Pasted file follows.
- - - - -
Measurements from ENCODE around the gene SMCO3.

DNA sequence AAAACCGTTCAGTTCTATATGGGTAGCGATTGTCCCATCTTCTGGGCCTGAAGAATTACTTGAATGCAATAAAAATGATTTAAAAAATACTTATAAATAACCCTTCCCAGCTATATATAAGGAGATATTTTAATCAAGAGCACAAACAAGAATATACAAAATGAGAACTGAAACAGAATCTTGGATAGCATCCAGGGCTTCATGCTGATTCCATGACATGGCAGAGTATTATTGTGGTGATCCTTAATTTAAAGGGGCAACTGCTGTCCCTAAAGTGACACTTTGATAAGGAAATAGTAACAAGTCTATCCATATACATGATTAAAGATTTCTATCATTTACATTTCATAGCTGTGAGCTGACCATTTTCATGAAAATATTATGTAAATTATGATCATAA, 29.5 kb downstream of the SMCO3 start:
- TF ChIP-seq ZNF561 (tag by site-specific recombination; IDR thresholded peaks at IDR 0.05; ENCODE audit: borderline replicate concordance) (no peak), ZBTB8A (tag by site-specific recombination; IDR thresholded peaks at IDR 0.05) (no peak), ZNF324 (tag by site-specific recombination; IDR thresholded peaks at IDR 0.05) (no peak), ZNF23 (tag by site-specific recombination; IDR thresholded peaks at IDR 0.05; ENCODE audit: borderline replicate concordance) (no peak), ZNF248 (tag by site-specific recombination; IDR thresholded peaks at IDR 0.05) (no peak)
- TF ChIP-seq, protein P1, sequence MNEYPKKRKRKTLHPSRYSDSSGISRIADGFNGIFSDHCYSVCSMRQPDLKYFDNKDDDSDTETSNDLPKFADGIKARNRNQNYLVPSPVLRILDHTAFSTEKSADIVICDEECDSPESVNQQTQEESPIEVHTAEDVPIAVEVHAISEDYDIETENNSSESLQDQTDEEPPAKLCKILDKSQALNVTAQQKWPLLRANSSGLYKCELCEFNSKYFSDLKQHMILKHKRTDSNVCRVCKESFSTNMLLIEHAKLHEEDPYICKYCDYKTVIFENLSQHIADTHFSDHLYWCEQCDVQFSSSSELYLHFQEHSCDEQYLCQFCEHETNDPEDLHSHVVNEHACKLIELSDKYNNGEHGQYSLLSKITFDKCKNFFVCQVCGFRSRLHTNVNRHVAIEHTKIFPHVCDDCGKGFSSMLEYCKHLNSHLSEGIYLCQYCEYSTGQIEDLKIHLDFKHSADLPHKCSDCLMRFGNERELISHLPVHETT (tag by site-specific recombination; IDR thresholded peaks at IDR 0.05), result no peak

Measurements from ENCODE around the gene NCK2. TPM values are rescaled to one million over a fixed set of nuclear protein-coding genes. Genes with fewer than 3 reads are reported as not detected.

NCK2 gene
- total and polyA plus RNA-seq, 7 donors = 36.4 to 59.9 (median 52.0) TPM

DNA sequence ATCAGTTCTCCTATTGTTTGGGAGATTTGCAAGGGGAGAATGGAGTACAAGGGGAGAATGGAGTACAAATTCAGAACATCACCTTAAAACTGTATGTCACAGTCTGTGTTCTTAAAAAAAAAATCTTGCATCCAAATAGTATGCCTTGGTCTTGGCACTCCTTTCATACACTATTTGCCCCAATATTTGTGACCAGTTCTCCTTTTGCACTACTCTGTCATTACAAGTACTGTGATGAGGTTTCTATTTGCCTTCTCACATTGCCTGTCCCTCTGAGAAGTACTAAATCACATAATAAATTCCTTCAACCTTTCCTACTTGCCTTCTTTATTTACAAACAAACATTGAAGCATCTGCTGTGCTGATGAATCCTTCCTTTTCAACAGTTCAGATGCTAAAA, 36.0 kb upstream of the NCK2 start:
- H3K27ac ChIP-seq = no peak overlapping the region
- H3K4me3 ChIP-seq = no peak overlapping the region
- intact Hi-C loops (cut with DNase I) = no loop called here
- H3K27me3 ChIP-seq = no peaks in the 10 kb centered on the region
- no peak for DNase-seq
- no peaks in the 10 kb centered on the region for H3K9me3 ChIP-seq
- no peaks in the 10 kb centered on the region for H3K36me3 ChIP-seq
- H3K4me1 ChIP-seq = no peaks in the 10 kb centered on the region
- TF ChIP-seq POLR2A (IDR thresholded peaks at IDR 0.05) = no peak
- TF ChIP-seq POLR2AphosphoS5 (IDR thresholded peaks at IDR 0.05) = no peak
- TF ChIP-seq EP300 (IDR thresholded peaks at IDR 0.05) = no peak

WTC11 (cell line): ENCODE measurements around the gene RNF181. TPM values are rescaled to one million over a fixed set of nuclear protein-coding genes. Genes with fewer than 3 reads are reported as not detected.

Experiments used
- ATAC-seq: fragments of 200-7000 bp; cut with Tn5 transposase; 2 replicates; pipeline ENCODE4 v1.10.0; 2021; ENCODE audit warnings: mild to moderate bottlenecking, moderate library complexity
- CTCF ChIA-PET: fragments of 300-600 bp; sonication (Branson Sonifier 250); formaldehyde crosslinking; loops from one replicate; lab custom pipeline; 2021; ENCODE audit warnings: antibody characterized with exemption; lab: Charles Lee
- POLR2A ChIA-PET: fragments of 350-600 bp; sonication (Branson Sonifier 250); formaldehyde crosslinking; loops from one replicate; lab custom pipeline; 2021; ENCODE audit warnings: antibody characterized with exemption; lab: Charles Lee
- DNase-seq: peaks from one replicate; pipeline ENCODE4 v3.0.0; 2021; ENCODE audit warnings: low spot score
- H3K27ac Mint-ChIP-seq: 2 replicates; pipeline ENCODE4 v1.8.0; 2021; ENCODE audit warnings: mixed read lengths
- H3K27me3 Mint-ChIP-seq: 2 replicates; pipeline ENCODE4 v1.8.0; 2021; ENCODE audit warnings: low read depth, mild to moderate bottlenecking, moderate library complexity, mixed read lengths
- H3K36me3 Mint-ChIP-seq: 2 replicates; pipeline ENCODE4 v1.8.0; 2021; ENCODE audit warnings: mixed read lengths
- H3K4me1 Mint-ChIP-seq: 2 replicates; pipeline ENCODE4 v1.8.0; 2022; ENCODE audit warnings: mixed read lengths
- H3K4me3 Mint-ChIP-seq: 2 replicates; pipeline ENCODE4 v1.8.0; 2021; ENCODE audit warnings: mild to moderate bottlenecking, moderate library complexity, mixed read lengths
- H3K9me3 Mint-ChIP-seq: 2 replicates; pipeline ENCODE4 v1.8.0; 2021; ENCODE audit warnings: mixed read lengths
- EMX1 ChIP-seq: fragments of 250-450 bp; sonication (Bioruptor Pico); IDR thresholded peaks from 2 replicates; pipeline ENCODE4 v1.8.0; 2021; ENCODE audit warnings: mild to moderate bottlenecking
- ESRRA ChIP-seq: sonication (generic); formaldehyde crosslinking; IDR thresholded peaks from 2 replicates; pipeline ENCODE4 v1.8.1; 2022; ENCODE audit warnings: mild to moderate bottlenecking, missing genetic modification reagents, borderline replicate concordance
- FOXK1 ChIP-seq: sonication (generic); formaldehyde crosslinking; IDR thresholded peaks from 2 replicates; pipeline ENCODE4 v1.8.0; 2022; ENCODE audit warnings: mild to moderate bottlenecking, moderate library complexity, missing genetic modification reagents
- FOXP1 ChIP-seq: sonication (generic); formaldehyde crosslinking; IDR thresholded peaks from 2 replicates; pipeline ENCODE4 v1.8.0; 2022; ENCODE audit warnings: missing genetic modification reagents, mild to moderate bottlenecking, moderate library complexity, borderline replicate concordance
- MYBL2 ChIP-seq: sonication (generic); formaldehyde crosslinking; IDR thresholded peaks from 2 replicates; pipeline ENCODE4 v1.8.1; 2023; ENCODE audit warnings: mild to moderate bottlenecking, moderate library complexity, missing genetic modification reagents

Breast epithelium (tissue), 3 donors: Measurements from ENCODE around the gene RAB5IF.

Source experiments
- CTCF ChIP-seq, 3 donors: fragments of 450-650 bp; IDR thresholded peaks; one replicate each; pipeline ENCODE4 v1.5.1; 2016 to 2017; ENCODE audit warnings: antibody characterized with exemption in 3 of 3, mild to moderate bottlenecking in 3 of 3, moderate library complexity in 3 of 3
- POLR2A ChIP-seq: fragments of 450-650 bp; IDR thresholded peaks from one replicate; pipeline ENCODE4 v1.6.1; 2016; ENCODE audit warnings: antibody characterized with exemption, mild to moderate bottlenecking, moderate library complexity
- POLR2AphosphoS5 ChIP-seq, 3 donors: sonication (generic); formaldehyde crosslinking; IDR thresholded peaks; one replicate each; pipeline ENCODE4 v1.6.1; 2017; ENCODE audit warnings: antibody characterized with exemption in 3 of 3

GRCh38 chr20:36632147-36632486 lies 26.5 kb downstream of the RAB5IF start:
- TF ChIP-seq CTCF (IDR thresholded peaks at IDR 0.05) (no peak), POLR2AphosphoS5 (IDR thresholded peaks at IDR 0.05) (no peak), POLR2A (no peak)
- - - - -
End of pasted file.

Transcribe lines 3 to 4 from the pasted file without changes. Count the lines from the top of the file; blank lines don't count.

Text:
- TF ChIP-seq ZNF561 (tag by site-specific recombination; IDR thresholded peaks at IDR 0.05; ENCODE audit: borderline replicate concordance) (no peak), ZBTB8A (tag by site-specific recombination; IDR thresholded peaks at IDR 0.05) (no peak), ZNF324 (tag by site-specific recombination; IDR thresholded peaks at IDR 0.05) (no peak), ZNF23 (tag by site-specific recombination; IDR thresholded peaks at IDR 0.05; ENCODE audit: borderline replicate concordance) (no peak), ZNF248 (tag by site-specific recombination; IDR thresholded peaks at IDR 0.05) (no peak)
- TF ChIP-seq, protein P1, sequence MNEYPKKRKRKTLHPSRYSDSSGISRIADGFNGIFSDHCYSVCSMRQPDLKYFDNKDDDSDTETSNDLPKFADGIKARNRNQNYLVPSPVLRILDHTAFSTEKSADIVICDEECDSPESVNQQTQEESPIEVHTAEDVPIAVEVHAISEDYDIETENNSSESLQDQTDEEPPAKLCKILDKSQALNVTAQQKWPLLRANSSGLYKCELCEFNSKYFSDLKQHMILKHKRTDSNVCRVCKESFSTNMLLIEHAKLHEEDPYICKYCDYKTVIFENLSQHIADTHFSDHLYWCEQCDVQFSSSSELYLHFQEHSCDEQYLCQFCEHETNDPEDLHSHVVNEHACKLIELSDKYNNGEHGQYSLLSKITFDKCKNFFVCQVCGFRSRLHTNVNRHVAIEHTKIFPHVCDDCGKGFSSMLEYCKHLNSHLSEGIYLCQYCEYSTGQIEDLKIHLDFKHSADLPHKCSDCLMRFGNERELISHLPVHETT (tag by site-specific recombination; IDR thresholded peaks at IDR 0.05), result no peak